We’re super excited to announce the uSens Developer Challenge, an opportunity for AR/VR developers to use cutting-edge human-computer interaction tech to build amazing apps and compete for a total of $100,000 in cash prizes. Participants will have a chance to show off their submissions to industry leaders at conferences throughout the United States and China. Also, you could potentially be in the running for a $50,000 grand prize. Original apps made for Samsung GearVR, Google Cardboard, HTC Vive, or Oculus are eligible! The vertical does not matter; games, educational, industrial, are all fine, the app just needs to be compatible with our SDK. (Please check out our SDK documentation here) Submissions will be evaluated based on: Application of the Fingo SDK (40%) Creativity (20%) User Experience (20%) Business Potential (10%) Polish (10%) Here’s the process in a nutshell: Submit your application on the contest page by October 15th We will review applications and announce the 10 semifinalists by November 1st Our panel of judges will review your submissions and select winners We will announce the winners at GDC 2017 during 02/27-03/03 Prizes Grand Prize: $50,000 Second Place: $25,000 Third Place: $10,000 We are thrilled to see what our applicants will come up with! More details and the application page can be found on the uSens contest page. Apply now! Follow us on Twitter for updates: https://twitter.com/usensinc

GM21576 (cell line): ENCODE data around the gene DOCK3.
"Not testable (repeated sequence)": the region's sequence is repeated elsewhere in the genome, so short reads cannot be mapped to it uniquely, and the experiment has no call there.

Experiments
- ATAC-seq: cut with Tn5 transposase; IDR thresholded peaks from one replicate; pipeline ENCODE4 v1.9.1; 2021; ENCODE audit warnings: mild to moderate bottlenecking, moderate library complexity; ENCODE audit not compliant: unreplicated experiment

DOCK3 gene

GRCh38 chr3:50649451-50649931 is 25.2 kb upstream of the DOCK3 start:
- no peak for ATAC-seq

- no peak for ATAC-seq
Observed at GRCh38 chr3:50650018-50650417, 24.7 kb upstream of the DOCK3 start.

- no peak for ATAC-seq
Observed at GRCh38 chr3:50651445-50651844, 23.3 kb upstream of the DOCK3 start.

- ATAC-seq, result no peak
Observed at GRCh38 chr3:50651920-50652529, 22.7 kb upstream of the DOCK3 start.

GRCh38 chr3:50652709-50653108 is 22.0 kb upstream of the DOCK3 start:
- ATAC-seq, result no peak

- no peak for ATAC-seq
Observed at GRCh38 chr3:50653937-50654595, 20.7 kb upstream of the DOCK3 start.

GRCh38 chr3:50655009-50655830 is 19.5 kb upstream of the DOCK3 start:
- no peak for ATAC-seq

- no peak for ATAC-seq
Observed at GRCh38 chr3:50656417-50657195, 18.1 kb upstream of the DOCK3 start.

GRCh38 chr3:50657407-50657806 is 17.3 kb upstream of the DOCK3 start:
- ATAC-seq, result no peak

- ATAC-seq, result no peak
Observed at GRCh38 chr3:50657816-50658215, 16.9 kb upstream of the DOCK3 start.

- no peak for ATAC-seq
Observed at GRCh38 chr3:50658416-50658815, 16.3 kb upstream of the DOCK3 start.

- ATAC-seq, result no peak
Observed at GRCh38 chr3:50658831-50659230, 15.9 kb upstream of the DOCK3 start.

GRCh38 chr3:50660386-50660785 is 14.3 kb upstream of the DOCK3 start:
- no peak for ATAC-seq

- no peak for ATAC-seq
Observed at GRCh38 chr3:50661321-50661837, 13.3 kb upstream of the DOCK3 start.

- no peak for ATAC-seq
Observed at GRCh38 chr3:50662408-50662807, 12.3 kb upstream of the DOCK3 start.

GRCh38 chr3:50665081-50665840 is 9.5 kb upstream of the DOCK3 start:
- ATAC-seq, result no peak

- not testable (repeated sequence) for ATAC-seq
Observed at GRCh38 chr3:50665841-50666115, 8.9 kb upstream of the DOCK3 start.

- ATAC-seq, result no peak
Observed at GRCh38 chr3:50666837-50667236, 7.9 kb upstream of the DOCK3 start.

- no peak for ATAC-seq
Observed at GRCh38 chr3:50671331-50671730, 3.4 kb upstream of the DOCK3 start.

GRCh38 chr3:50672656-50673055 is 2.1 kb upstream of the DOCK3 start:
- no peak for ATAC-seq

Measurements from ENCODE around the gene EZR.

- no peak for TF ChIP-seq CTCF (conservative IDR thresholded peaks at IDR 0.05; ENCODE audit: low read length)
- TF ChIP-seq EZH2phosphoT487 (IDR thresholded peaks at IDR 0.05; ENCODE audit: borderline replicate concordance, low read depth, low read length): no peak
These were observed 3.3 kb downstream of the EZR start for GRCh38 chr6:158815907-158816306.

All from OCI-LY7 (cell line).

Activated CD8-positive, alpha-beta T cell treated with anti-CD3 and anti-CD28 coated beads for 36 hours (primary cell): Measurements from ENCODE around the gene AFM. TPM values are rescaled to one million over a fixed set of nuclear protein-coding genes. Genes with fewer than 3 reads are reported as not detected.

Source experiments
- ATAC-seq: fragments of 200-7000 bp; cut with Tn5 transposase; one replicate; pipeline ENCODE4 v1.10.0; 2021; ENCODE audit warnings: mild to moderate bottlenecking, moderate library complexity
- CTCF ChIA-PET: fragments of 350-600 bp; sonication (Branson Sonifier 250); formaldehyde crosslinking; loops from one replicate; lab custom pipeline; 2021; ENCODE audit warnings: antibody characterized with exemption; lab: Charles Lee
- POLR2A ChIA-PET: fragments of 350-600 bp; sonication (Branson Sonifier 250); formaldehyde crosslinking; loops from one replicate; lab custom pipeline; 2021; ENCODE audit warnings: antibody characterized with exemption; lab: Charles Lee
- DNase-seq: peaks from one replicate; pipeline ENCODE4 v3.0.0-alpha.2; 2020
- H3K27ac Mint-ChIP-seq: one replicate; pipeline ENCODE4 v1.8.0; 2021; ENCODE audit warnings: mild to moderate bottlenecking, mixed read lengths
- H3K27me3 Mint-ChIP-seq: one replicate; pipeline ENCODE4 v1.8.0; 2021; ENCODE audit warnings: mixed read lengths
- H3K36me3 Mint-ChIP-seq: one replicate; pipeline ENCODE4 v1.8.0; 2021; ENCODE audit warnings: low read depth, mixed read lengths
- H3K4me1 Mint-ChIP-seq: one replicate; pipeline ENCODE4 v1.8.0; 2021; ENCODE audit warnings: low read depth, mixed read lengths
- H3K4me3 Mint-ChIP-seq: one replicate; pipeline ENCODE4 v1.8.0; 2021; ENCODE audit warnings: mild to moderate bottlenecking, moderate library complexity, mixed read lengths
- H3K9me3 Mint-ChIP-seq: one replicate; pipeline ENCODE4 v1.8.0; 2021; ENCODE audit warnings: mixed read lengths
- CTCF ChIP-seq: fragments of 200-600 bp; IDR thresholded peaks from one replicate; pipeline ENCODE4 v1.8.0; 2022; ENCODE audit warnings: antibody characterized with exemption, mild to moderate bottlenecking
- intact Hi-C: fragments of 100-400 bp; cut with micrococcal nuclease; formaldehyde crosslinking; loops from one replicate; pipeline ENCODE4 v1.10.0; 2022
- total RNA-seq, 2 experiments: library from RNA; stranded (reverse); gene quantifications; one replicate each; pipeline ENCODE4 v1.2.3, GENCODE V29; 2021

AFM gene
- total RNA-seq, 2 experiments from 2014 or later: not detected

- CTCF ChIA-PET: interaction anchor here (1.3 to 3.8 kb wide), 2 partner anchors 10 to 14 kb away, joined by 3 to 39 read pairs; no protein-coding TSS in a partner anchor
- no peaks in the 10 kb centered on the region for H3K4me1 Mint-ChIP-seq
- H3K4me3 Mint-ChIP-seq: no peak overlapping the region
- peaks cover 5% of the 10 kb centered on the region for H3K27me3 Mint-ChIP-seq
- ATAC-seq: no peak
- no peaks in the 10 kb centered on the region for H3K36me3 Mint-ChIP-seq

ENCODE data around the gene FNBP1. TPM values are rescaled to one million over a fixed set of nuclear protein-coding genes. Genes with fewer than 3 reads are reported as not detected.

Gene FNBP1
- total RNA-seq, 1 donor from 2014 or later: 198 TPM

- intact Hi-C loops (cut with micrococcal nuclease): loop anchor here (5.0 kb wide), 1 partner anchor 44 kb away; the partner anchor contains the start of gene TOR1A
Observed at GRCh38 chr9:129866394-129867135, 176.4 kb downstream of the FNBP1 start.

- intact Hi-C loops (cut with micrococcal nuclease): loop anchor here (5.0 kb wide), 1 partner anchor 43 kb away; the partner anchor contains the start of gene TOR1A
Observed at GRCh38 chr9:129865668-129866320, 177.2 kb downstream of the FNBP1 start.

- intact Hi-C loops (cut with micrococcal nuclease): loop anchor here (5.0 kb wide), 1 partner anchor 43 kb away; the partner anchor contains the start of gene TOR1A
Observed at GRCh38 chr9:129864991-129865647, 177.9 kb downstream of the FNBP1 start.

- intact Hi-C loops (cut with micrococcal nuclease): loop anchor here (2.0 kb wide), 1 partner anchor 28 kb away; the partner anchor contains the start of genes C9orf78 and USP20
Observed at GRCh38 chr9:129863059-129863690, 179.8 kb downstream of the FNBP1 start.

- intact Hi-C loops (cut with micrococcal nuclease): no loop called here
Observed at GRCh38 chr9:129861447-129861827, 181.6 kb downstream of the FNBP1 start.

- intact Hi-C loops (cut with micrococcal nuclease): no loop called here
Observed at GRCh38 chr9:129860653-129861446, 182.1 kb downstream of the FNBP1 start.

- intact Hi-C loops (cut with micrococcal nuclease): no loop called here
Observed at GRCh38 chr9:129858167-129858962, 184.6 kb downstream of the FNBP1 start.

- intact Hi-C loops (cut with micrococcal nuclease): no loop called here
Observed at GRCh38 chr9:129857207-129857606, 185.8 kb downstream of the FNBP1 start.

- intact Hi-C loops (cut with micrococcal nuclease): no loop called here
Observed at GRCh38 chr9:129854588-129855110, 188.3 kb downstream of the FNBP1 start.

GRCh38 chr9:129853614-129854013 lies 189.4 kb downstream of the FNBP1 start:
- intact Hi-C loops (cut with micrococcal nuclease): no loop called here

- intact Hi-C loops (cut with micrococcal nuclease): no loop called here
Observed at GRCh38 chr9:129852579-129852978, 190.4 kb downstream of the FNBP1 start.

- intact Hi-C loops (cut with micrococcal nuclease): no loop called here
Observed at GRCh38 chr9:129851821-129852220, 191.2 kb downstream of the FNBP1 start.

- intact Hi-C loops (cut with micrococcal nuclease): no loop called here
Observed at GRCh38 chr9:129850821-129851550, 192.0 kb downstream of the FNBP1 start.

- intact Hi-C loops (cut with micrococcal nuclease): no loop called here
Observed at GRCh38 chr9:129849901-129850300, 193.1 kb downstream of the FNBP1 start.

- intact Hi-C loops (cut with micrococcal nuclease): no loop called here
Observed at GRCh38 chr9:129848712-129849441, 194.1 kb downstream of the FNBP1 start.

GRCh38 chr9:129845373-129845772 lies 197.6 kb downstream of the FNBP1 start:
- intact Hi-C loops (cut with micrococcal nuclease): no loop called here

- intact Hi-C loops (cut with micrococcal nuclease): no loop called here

The 2016 Vision Summit conference took place on February 10 and 11, 2016 in Los Angeles. It was hosted by the wildly popular middle-ware engine, Unity 3D. Above, John Riccitiello, Unity’s CEO, welcomes the elated standing room only crowd of global attendees to VS16. This special two-day VIP developer focused event may have ushered in the official sea change for 3D development moving towards 4D and beyond. This conference gathered together 1,400+ hardcore Unity 3D, digital, and interactive content and business developers focused on the business of AR and VR. The energy was unfiltered AR/VR passion for 48 hours straight. The keynote presentation consolidated impressive influencers in the contemporary AR and VR landscapes. Executives from Google, Sony, Oculus, Valve/Steam, NASA, Hollywood, as well as Unity’s CTO and VR Skunkworks team showed off their current AR and VR efforts. Attendees learned curious and interesting facts in the keynote from people like Alex McDowell explaining how the Minority Report movie storyline and world came from AR technology visionaries rather than traditional script writers. Director Jeff Norris, who leads much of NASA’s virtual outreach program from JPL in Pasadena, took the Vision Summit keynote crowd to a virtual Mars, where we viewed a glimpse of our real world with ever changing virtual content. Jeff’s team and all of NASAs virtual content developers are actively using VR and AR tools for almost every part of their outreach these days. And, of course Unity 3D is there in the hands of these developers, allowing for rapid designs and output of 3D interactive VR and AR content to take us all into space. More excellent keynote content was provided by Unity’s CTO, Joachim, and other lead engineers who demoed the new Unity 3D v5.4 capabilities that optimize and streamline rendering as well as enable in-engine VR editing, such as below. Additional keynote highlights came separately from Gabe Newell (Valve), followed by Palmer Lucky (Oculus), each with their own gifts for the crowd. Gabe had his self-anointed “Oprah” moment where he gifted every attendee a gratis commercial HTC Vive unit. Oculus followed at the end with a generous gift of months of free subscriptions for Unity Pro tools for all attendees. Needless to say, the Vive chatter never stopped until a few days ago when we all got our shipment notifications. The keynote set a high benchmark for the entire two days full of panels, presentations, networking, and parties. It was unarguably the epicenter for AR and VR development and education for those awesome days. The hosts and planning team ensured there were thoughtful and well planned tracks focusing on specific AR/VR production tools and work flow, business and investment advice from related domain experts, and most importantly was the ability to share with each other in a very well-orchestrated professional social environment. The Expo hall and demo showcase halls deserve special attention too. These areas included many of the major players, like Google with Tango, Epson with their AR glasses, to indies showing off beautiful VR worlds rendered directly from Houdini and other high-end art and audio tools. Also included were independent developers who came from Denmark, Israel, and further out to impress us with their content and technology demos. Below are some examples from the expo and demo areas. VR Unicorns have built a really fun and compelling immersive tennis experience for the HTC Vive system. Shape Space VR had a mesmerizing visual mobile VR experience. Altspace VR is now providing multiplayer social media VR experiences. Vizuality Studios combines physical peripherals with immersive VR experiences that feel “real”. The entire Unity team, the VS advisory board, all participating companies and all of the developers who attended should be commended for the incredible energy that flowed for two days non-stop. The location was convenient, there were tons of drink stations, great food, and a really respectful atmosphere to interact in. Can’t wait until next year! -Mark T. Morrison